No matter how large your microcontroller’s memory might be – in practice, you will always need just a little bit more. In that case, STMicroelectronics’s SPI EEPROM provides a nice alternative to more established players.
Obviously, the biggest advantage of SPI involves the simplicity in connecting the part – you don’t need to worry about limited I2C address ranges or other problems. If your application has a free SPI controller, you are ready to go.
…if multiple CS pins are available, adding SPI EEPROMs becomes really simple
Alternatively, an SPI MUX can be driven from the GPIO port bank in a fashion similar to the bank switching implemented in Solomon Systech’s display controllers. Either way, the maximum permitted clock frequency is set at relatively speedy 5MhZ.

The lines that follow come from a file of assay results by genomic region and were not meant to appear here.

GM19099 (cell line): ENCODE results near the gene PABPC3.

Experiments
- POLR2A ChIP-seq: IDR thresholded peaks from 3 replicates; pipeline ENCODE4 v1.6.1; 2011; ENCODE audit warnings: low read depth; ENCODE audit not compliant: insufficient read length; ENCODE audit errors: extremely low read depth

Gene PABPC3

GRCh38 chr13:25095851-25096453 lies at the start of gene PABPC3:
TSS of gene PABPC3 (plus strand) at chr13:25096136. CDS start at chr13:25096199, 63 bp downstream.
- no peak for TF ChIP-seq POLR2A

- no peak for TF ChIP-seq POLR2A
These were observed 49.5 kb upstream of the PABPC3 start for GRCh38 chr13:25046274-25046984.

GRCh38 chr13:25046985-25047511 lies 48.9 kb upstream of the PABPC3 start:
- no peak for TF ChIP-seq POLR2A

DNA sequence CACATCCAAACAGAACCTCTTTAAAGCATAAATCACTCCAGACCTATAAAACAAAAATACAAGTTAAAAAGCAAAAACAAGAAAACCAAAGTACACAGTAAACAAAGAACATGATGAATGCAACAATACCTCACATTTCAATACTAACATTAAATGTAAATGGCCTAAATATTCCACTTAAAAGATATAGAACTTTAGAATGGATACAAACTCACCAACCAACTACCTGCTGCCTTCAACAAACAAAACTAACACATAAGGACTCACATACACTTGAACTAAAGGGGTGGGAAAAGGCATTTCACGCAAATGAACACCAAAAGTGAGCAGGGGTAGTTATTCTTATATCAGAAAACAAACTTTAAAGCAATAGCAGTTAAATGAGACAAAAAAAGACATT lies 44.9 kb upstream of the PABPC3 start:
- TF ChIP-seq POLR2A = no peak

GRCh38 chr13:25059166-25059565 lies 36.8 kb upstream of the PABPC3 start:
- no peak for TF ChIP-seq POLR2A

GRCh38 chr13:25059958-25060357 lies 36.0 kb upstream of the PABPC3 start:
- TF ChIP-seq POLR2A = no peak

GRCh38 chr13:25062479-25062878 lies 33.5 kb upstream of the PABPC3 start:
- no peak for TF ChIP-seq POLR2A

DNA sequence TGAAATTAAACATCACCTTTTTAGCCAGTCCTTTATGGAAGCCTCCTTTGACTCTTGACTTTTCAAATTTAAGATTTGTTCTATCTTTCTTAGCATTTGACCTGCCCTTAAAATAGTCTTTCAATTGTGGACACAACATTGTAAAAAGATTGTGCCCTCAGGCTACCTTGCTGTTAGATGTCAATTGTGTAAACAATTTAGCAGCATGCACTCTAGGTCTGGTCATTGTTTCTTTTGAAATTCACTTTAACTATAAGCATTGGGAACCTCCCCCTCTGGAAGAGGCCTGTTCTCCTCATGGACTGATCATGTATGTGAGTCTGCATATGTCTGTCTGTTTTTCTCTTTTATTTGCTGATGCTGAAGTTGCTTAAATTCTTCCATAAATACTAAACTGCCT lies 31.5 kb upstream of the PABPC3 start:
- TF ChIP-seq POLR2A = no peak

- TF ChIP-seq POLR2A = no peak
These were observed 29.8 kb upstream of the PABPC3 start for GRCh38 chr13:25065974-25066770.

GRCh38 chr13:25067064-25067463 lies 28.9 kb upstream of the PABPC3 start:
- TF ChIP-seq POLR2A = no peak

STM simplifies the design of such boxes by providing a dedicated hold output input. If hold is activated, the serial data output line becomes high independence, while inputs and clock inputs are discarded silently.
A question of complications
ST‘s part differs from its colleagues in that it’s memory is organized in a set of banks. The total amount of spacious 2Mbit is divided into a groups of pages made up of 256 bytes each, one of which can be designated as a read only identification page intended to store serial numbers and similar information.
Actually interacting with the SPI flash then is accomplished via a set of dedicated instructions shown in the figure.
Eight bit instructions set the operational mode of the chip
Finally, keep in mind that ST also goes after the extremely lucrative I2C EEPROM market. Their offering for this market is called M24xxx. Both chip families are automotive certified, thereby permitting their usage in challenging environments.